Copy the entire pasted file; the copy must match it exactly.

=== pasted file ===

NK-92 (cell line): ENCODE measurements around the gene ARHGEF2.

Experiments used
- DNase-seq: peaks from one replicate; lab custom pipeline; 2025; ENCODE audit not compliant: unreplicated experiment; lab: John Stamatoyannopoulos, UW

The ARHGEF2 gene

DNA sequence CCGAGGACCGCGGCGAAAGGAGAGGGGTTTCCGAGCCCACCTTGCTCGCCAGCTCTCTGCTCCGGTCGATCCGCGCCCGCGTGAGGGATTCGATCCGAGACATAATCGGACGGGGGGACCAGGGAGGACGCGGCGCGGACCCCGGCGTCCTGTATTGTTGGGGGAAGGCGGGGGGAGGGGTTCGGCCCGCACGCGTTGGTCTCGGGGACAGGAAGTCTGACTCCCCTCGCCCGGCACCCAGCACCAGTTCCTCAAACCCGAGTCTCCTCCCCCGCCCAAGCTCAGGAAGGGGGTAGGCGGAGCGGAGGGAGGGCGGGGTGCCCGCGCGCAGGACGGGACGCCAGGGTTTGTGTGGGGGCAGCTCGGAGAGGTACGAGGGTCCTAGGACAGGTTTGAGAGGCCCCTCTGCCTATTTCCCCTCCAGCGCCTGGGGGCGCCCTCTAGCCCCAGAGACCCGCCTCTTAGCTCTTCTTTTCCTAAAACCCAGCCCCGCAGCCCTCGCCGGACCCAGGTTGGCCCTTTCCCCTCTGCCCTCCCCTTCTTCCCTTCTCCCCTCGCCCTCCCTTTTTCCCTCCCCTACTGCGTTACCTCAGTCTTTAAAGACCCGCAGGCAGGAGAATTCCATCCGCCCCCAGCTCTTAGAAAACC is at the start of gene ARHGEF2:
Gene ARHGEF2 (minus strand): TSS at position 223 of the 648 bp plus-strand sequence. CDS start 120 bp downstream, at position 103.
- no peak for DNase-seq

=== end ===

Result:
NK-92 (cell line): ENCODE measurements around the gene ARHGEF2.

Experiments used
- DNase-seq: peaks from one replicate; lab custom pipeline; 2025; ENCODE audit not compliant: unreplicated experiment; lab: John Stamatoyannopoulos, UW

The ARHGEF2 gene

DNA sequence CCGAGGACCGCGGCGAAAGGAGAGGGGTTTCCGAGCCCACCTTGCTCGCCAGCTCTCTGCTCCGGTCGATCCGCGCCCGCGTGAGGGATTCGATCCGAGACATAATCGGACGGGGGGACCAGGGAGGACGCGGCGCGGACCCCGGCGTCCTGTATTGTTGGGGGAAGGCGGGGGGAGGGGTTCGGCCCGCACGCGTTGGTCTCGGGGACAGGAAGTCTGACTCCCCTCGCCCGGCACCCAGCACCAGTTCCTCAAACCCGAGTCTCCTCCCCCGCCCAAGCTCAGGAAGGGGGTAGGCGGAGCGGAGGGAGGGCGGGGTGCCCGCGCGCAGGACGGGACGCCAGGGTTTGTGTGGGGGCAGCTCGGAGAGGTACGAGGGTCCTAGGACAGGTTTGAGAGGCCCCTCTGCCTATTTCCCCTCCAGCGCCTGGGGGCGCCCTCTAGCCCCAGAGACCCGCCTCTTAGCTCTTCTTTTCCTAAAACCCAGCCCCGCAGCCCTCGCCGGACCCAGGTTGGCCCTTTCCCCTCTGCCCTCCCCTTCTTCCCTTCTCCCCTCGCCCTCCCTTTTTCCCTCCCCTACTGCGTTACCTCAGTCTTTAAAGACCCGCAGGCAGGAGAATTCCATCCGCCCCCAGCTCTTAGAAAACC is at the start of gene ARHGEF2:
Gene ARHGEF2 (minus strand): TSS at position 223 of the 648 bp plus-strand sequence. CDS start 120 bp downstream, at position 103.
- no peak for DNase-seq